There's a huge psychological component though. As you say, lower gears just mean you can get by if you need to go slower, but it soon gets to the point that walking is faster.

I've done the same big long ride with big long hills (The Elenith 300km Audax) on both gears and fixed. I had to walk pretty much exactly the same really steep sections of the ride (Devil's Staircase, road out of Pont-Rhyd-y-Groes, some other bit that I can't remember) whether I was on fixed (67") or gears (despite having a lowest gear of 30x29).

The human body is still efficient enough at 25rpm, so the choice of gears isn't that important; if you can push out x00W of power then, at that slow speed, it doesn't really matter what cadence you're doing. If you ride fixed regularly then you get used to putting out near that power at very low cadence as the alternative is a (marginally) slower walk.

Psychologically you may think you need lower gears, but when you have them you only want even lower gears. When you don't have them you just get on with it.
"Yes please" said Squirrel "biscuits are our favourite things."

Kim

  • Timelord
Re: Modified standard versus compact gears
« Reply #10 on: November 14, 2018, 12:17:53 am »
There's a huge psychological component though. As you say, lower gears just mean you can get by if you need to go slower, but it soon gets to the point that walking is faster.

Indeed.  Really low gears are mostly about not having to walk, or to make it possible to get started again after stopping on a steep climb, rather than getting you to the top faster:  Think fully loaded touring/cargo bikes, recumbents that are awkward to push, silly shoes, disability, etc.  Otherwise the 24" gear[1] may be just as good, and a welcome change of leg muscles.


[1] Two feet.
To ride the Windcheetah, first, you must embrace the cantilever...

Re: Modified standard versus compact gears
« Reply #11 on: November 21, 2018, 02:35:16 pm »
With apologies for my earlier response - it's true, but not entirely helpful.

Most of us have a 'lowest comfortable cadence'TM - if your gearing and power to weigh ratio allow you to climb at that or above you'll be fine. If not then lower gears or an improved poewr to weight are called for.

There's a huge psychological component though. As you say, lower gears just mean you can get by if you need to go slower, but it soon gets to the point that walking is faster.
Yes, this is true. I just thought it would make a difference. Reading everyone's response has cleared things up for me. Thank you.

I've done the same big long ride with big long hills (The Elenith 300km Audax) on both gears and fixed. I had to walk pretty much exactly the same really steep sections of the ride (Devil's Staircase, road out of Pont-Rhyd-y-Groes, some other bit that I can't remember) whether I was on fixed (67") or gears (despite having a lowest gear of 30x29).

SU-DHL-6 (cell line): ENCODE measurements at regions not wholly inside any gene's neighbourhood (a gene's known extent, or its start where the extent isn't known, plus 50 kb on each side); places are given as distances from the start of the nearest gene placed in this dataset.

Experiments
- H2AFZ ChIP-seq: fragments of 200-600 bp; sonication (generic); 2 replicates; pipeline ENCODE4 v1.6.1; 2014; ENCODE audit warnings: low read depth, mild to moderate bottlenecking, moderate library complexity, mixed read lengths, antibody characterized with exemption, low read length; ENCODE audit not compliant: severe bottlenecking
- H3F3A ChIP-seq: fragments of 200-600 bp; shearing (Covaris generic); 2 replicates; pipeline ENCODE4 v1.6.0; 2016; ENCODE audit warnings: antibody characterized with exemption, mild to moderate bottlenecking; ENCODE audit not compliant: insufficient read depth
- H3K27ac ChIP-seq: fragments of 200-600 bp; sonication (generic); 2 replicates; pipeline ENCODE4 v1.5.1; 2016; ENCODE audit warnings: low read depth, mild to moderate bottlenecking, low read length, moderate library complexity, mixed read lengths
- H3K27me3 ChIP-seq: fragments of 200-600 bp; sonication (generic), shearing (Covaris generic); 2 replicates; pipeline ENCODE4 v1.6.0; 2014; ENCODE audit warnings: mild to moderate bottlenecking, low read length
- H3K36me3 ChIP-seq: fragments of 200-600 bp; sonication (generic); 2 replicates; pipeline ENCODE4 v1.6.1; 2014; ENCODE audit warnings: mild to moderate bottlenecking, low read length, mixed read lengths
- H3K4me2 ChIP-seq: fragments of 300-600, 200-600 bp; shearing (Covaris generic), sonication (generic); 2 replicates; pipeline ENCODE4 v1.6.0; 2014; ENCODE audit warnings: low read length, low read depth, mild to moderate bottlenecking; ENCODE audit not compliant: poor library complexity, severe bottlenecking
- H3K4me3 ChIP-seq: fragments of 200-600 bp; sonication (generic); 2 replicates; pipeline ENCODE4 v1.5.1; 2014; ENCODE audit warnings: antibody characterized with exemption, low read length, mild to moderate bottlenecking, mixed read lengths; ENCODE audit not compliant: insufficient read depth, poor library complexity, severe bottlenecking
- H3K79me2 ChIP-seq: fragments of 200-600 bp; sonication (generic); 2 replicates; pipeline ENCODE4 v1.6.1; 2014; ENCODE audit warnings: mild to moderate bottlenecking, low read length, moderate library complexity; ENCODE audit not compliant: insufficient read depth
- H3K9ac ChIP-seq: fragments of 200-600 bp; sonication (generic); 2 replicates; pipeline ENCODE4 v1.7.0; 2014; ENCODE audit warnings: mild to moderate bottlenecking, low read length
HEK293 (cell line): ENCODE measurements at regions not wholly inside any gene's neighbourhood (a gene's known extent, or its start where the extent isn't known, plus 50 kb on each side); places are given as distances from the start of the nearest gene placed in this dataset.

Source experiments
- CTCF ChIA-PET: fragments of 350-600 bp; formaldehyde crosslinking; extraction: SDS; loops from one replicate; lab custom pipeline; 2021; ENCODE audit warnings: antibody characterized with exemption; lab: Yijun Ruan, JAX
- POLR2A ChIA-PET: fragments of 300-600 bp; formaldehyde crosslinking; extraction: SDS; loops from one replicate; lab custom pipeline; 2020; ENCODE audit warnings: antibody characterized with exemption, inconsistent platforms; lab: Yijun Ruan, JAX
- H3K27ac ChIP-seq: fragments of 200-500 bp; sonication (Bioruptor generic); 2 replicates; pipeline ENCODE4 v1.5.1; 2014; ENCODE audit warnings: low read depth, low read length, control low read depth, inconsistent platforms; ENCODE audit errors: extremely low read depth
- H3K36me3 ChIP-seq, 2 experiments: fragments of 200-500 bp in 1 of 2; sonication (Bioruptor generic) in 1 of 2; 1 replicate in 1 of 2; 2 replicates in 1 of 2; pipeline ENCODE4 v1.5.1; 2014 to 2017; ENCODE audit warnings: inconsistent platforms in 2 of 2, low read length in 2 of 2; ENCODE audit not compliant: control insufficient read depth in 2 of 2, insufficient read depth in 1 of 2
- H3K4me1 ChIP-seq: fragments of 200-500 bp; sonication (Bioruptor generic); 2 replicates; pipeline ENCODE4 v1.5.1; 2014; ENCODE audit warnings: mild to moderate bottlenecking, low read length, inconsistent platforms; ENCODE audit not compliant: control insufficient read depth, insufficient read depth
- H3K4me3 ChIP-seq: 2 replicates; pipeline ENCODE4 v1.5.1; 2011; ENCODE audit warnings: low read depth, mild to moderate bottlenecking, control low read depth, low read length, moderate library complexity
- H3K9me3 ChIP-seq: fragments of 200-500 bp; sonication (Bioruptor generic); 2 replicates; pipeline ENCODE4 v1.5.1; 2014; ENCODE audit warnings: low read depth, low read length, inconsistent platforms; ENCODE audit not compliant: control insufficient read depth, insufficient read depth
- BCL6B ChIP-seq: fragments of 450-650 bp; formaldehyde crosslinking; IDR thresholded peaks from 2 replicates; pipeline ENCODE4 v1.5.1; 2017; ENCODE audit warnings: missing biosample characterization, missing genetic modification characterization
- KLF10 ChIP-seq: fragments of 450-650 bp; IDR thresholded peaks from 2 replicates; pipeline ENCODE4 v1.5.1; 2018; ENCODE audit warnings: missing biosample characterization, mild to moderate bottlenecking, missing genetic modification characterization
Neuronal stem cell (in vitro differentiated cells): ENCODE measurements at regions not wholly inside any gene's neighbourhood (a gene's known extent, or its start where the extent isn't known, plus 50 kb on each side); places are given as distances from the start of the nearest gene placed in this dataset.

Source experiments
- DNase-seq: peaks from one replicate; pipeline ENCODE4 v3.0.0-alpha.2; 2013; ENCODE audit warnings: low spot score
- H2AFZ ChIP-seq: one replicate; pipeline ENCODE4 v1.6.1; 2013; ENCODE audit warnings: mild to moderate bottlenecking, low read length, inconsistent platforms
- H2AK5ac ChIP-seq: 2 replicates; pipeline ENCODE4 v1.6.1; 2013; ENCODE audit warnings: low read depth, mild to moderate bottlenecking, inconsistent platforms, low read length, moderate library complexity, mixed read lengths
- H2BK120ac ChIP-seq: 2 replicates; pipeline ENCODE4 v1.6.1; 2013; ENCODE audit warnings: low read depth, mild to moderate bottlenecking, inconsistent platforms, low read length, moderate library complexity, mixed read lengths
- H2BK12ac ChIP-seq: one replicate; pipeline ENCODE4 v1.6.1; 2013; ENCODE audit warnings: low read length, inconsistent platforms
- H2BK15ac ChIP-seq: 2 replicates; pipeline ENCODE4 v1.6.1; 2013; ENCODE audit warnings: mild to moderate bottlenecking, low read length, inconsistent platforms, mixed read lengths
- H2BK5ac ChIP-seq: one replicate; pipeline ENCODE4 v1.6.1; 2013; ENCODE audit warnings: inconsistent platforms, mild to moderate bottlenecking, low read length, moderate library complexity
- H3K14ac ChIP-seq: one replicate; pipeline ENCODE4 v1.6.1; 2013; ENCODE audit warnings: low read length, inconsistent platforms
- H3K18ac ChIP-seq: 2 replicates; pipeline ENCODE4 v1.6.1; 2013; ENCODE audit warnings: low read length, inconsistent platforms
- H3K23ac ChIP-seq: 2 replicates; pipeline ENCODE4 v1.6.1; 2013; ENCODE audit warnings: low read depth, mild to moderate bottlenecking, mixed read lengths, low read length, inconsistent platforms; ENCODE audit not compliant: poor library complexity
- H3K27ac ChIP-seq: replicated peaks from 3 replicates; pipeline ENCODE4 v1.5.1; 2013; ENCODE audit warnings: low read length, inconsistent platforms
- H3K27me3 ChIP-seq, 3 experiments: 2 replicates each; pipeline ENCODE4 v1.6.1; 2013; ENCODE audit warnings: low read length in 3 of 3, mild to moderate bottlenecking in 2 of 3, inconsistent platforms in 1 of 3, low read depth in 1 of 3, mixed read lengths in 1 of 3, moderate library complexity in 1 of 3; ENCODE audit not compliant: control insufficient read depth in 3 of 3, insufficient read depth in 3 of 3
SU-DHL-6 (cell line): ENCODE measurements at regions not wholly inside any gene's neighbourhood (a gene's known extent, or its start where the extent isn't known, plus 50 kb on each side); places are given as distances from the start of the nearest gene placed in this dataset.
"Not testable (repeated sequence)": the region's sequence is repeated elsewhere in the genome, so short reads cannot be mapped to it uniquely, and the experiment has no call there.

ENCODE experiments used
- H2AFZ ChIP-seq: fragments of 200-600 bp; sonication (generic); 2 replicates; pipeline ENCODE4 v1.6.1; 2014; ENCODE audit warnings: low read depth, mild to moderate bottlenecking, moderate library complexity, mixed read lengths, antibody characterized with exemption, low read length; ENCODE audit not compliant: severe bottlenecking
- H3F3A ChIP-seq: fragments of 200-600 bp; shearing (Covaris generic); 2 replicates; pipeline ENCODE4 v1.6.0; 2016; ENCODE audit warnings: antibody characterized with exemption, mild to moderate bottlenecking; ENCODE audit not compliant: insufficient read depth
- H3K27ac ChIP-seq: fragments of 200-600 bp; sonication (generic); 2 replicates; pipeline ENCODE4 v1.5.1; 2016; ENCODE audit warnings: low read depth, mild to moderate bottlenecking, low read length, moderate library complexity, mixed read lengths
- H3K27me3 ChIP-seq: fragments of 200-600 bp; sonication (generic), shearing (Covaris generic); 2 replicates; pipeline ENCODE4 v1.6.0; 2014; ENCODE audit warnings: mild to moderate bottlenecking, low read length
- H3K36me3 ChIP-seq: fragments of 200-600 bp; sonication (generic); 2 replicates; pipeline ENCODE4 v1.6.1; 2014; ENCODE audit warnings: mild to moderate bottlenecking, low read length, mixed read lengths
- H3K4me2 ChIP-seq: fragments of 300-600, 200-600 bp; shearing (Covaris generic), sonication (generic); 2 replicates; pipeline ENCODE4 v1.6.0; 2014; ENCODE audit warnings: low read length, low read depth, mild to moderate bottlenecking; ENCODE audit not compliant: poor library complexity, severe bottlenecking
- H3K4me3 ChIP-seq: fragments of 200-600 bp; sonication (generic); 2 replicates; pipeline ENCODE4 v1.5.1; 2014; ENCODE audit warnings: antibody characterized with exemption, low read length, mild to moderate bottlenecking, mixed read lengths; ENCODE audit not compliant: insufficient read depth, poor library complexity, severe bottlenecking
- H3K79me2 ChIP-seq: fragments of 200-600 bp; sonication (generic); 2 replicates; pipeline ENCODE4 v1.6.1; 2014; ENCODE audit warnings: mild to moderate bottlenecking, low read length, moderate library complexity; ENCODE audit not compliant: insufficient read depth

The human body is still efficient enough at 25rpm, so the choice of gears isn't that important; if you can push out x00W of power then, at that slow speed, it doesn't really matter what cadence you're doing. If you ride fixed regularly then you get used to putting out near that power at very low cadence as the alternative is a (marginally) slower walk.

Psychologically you may think you need lower gears, but when you have them you only want even lower gears. When you don't have them you just get on with it.
Your underfloor heating guy.

Re: Modified standard versus compact gears
« Reply #12 on: November 28, 2018, 01:24:41 pm »
Lower gearing works by allowing you to travel more slowly at a given comfortable cadence – slower being easier.

If you want to get faster up hills you need to do some training in higher gears.  No pain, no gain.
You absolutely right. No pain no gain. However have a look at this short vid.
https://www.youtube.com/watch?v=6S9qeEPR3UU
Your underfloor heating guy.

Re: Modified standard versus compact gears
« Reply #13 on: November 28, 2018, 04:26:56 pm »
Lower gearing works by allowing you to travel more slowly at a given comfortable cadence – slower being easier.

If you want to get faster up hills you need to do some training in higher gears.  No pain, no gain.
You absolutely right. No pain no gain. However have a look at this short vid.
https://www.youtube.com/watch?v=6S9qeEPR3UU

I run a triple on the touring/audax iron.